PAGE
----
Kanji of the Year 2018 -災

Every year on December 12th, the chief priest of Kiyomizu-dera Temple in Kyoto reveals a kanji that was chosen to be the most representative of that year in Japan. The kanji is selected by popular vote, and is finalized by the Japan Kanji Aptitude Foundation. This year's kanji is the rather depressing 災, meaning "disaster."... Continue Reading →

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Shakuhachi (尺八)

I had the very exciting opportunity to go see grand master James Nyoraku Schlefer play at my university this week o(*≧□≦)o so I figured this would be a good time to share some info about what a shakuhachi is and a bit of the instrument's history. Plus it's just pretty rad to listen to. (I'm... Continue Reading →

New Year’s Traditions in Japan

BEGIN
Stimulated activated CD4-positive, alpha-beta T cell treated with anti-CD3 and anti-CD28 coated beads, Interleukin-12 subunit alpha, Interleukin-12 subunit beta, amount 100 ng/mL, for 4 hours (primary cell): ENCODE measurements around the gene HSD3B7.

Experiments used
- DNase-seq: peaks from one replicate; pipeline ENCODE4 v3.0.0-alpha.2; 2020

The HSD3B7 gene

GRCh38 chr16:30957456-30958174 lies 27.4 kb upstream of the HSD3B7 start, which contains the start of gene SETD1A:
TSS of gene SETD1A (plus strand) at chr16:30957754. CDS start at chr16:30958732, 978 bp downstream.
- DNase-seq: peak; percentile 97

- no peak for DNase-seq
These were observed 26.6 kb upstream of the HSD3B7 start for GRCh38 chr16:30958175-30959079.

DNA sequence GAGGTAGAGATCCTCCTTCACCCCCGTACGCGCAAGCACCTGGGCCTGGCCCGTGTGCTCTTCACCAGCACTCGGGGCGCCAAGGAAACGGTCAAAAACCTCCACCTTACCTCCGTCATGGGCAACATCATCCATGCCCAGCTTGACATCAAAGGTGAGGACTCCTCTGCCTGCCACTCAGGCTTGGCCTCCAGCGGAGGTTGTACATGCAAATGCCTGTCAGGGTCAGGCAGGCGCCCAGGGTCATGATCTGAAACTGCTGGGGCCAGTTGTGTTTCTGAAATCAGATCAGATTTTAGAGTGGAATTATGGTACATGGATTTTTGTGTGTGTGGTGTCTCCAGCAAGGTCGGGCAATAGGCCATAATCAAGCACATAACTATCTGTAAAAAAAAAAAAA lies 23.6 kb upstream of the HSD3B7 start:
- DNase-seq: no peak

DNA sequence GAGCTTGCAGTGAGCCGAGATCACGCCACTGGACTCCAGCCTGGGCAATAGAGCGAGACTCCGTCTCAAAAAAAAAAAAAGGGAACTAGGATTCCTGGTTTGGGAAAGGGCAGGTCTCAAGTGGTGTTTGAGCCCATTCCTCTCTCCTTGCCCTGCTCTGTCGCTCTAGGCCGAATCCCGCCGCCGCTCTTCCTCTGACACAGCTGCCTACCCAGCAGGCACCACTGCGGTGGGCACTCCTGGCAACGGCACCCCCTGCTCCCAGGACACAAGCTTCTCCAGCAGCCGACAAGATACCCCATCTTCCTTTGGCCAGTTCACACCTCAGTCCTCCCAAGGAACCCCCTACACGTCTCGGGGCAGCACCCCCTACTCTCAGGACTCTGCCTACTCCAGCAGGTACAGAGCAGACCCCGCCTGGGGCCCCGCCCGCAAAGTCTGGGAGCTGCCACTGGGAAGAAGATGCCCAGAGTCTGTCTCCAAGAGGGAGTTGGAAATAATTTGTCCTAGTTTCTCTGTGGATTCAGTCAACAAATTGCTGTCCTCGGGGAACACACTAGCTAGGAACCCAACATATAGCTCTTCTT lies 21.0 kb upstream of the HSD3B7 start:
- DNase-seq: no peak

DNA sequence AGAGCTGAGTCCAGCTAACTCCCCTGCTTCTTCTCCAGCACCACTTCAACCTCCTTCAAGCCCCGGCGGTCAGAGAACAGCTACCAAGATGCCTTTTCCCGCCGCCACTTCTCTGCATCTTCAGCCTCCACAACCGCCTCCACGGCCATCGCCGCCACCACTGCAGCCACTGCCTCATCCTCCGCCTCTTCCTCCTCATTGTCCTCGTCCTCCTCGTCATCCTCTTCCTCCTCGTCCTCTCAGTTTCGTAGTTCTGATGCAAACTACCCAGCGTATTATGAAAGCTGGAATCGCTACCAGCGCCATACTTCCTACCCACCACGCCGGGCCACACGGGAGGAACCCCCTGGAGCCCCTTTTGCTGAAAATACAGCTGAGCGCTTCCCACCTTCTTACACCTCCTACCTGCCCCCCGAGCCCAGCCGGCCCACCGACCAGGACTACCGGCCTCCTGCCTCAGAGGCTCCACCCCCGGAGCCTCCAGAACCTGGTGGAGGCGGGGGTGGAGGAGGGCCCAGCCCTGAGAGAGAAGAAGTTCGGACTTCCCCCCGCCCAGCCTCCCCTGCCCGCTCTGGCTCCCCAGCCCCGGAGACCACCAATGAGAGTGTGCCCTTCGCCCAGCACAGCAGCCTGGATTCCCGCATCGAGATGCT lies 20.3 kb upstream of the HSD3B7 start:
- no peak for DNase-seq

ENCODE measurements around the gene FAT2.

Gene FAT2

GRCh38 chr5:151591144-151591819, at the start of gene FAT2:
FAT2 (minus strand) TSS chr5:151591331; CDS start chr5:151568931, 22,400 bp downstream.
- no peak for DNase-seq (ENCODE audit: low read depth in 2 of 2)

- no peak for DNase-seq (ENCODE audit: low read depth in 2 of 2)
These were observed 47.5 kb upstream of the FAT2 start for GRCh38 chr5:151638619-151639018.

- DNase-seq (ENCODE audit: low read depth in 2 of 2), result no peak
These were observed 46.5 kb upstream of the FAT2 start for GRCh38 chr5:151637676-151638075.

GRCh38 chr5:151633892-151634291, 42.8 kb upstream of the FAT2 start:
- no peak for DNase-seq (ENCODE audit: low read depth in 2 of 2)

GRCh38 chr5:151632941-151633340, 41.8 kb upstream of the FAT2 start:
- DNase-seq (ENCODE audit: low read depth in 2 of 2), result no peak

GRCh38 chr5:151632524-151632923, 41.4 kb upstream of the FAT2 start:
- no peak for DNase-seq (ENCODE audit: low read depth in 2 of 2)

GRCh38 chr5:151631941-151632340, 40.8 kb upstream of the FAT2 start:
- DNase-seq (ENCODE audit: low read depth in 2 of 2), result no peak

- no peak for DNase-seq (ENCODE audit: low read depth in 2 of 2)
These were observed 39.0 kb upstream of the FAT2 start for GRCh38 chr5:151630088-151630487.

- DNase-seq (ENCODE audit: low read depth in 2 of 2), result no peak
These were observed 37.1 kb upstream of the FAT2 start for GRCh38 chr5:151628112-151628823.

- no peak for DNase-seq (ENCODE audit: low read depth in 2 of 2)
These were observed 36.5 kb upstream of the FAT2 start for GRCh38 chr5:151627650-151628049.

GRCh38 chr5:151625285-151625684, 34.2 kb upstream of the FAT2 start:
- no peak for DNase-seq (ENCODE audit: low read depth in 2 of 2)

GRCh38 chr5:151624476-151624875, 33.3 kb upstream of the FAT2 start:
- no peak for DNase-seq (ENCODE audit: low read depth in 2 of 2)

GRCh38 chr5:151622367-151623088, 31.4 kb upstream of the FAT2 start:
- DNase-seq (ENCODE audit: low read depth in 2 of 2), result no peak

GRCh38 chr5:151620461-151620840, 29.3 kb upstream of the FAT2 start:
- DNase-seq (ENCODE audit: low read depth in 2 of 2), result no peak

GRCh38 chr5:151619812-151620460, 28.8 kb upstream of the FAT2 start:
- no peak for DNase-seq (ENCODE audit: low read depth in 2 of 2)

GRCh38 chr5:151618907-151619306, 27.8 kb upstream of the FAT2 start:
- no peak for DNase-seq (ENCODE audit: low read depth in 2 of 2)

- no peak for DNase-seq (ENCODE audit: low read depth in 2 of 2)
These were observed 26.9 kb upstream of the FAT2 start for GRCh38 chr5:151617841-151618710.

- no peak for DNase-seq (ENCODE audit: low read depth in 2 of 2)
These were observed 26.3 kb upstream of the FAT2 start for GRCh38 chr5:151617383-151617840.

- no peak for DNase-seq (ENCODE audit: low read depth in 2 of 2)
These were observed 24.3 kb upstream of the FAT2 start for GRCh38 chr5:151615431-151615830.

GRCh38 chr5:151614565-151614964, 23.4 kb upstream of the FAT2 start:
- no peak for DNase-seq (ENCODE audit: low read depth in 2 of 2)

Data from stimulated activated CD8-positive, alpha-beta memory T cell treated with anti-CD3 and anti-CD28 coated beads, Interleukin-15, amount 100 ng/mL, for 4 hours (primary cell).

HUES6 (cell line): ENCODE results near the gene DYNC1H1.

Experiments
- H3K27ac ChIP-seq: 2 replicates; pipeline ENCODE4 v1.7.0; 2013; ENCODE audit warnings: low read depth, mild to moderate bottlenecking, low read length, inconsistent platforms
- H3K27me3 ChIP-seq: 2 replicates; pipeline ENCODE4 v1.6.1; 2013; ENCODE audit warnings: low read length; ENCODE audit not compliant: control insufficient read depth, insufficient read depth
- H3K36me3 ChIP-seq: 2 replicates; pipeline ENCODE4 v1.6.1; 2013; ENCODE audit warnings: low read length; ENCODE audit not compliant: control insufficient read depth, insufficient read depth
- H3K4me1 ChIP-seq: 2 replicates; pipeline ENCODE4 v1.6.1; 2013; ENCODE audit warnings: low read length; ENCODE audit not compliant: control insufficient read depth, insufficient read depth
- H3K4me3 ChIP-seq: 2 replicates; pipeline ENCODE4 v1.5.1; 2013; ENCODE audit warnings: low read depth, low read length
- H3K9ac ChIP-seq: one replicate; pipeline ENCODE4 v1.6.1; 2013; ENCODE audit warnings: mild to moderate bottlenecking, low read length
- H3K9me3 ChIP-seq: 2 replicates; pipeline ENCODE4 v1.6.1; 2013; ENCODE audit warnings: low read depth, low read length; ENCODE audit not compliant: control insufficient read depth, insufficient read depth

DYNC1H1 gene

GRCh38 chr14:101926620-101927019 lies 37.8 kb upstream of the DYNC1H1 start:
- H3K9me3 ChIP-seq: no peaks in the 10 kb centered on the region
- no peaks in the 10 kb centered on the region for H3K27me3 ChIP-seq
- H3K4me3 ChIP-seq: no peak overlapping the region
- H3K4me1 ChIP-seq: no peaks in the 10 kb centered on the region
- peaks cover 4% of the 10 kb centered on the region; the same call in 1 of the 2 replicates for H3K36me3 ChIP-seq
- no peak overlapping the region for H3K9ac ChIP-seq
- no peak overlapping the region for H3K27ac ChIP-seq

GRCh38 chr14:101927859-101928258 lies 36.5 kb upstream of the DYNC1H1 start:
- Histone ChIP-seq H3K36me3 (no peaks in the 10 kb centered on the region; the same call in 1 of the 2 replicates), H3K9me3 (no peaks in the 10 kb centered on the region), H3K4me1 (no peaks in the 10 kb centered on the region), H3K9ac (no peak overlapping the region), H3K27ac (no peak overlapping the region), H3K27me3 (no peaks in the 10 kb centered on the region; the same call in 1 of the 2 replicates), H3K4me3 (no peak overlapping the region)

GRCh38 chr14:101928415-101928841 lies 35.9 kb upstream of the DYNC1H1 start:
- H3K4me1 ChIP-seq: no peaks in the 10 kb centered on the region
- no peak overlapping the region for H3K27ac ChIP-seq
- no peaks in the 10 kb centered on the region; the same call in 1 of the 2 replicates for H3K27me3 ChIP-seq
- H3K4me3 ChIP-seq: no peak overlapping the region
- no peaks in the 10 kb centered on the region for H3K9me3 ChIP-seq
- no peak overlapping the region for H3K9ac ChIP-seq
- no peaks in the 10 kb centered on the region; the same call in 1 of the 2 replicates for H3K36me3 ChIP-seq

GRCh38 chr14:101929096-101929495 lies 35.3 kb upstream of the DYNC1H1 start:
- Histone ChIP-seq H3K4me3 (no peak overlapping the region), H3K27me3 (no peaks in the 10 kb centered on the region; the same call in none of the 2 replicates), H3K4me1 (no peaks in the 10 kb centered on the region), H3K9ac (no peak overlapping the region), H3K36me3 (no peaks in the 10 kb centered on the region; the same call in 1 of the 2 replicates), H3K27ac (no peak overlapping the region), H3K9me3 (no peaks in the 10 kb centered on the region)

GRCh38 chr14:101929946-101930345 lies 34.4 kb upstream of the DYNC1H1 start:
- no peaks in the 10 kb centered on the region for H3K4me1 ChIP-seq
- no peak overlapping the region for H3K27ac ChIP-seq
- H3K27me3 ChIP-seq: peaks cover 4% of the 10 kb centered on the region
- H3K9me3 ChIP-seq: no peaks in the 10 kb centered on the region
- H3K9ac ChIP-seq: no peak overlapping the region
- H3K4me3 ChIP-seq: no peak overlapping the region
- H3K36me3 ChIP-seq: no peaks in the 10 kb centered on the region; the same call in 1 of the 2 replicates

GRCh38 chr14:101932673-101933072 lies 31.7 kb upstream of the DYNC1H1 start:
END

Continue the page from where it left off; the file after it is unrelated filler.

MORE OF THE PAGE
Japan's native religion of Shinto is super-focused on the ideas of cleanliness and purity. So, New Year's, the holiday representing a fresh start and renewal, is a pretty big deal. Japan has TONS of New Year's traditions, and they can range from centuries old to within the last 10. Osechi Ryori お節料理 The big holiday... Continue Reading →

絵馬 – Wishing Plaques

A common sight in Japanese shrines is walls of 絵馬 (えま) , or wooden wishing plaques. Remember that shrines (神社) = Shinto and temples (寺) = Buddhism, so the tradition of 絵馬 is Shinto. However, because the two religions have blended so much, you can now find these plaques at temples as well. Obviously, there... Continue Reading →

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